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Thomas Butler Gunn Diaries: Volume 2, page 144, July 25, 1851

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Identifier: DX01000205

Title: Thomas Butler Gunn Diaries: Volume 2, page 144, July 25, 1851

Description: Regarding a conversation with Miss Brown at Mrs. Kidder's residence.


by appreciation of a pleasurable object. Of the dilemma her rule of rejecting the latter would reduce an unlucky dog to, when in society with a pretty woman, either to talk, common place or run the risk of being “brained with a lady’s fan” for “flattery.” This sort of talk, she [Margaret Brown] said, was decidedly more ingenious “flattery” and gave me credit for it. There we got to men and women, (young) and converse in general [words crossed out]. I think she likes the “common sense” hobby, & prides herself on ‘it, so I didn’t spare that mongst other topics. Justified [words crossed out] her expressed contempt for common place fellows, and told her that men deserved the treatment of fools as we’re all, ready to go down on knees to a girl on a second interview, and conveyed a downright intimation that sort of thing wasn’t at all in my line, & I didn’t intend to do’t even to her. (This paid off the “flattery!”) Looked, though I spoke not open compliment, and by Juno’s eyelids that was not difficult, for she’s a [word crossed out] handsome creature. I never saw a finer nobler form, and when she rose in a deliberate queenly way, and sate down in the rocking chair, her head back and gazing full at your eyes; the deep full flounces of her dress filling up the wide chair, I should like to have told her how I admired her. She tells me she has worn the “Bloomer” for Turkish costume, though not “out of doors.” By Jove I’d [word crossed out] like to see her in’t! [words crossed out]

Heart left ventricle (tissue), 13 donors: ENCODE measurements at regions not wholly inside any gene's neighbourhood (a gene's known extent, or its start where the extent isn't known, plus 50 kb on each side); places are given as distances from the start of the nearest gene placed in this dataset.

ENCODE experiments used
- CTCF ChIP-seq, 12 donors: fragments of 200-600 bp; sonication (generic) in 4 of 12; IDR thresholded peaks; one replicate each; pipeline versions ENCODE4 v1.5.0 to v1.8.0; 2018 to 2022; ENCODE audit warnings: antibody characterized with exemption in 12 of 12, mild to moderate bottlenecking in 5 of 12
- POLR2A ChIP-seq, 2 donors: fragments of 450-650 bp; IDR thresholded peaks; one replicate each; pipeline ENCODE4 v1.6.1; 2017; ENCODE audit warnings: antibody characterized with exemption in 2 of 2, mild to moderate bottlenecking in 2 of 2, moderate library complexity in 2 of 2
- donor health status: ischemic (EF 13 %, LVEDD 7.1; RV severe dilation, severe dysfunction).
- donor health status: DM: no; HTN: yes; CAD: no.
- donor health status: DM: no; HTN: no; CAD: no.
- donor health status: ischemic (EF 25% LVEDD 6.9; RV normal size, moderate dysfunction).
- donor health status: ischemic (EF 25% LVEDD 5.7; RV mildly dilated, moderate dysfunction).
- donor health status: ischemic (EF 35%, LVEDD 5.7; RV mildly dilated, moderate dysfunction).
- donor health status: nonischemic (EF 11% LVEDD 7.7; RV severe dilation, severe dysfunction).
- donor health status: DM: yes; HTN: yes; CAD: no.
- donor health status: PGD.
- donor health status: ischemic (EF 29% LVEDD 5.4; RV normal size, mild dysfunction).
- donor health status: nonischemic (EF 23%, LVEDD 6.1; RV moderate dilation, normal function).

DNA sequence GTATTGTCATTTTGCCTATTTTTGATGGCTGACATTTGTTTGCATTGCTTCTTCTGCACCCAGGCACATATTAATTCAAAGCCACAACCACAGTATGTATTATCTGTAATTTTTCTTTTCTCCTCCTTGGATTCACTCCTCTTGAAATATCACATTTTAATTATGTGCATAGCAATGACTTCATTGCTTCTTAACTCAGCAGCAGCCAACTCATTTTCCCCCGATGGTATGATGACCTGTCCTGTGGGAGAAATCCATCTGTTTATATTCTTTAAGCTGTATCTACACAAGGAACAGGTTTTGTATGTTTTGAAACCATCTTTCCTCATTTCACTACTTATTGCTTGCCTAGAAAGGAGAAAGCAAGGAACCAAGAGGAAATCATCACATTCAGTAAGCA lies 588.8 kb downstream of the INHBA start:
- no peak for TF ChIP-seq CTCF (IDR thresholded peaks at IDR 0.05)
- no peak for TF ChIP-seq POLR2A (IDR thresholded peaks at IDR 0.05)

Presently in came Mrs [Rebecca] Kidder, “Lotty” [Kidder] and the masculines, boarder whereat Mrs K takes her meals. Some battledore & shuttlecock [words crossed out] talk of originality of which Mrs K professed herself a passionate admirer. The two boarders didn’t say much, and one unfortunate wretch, (Pope was his name) being asked as to his taciturnity replied, He was pondering on the practicability of saying something original, and had thought of saying that “Miss Brown Looked Very Beautiful!” but as she must be aware of it, it would lack novelty. Poor devil! never was remark [words crossed out] worse received. She looked absolutely resentful at first and ere [unclear word] sentimis had been said by others came

Rights: NoC-US


Dates: 1851-07-25

Type(s): Diary

Maker/Creator: Gunn, Thomas Butler, 1826-1903

Subjects: Diaries
Clothing and dress


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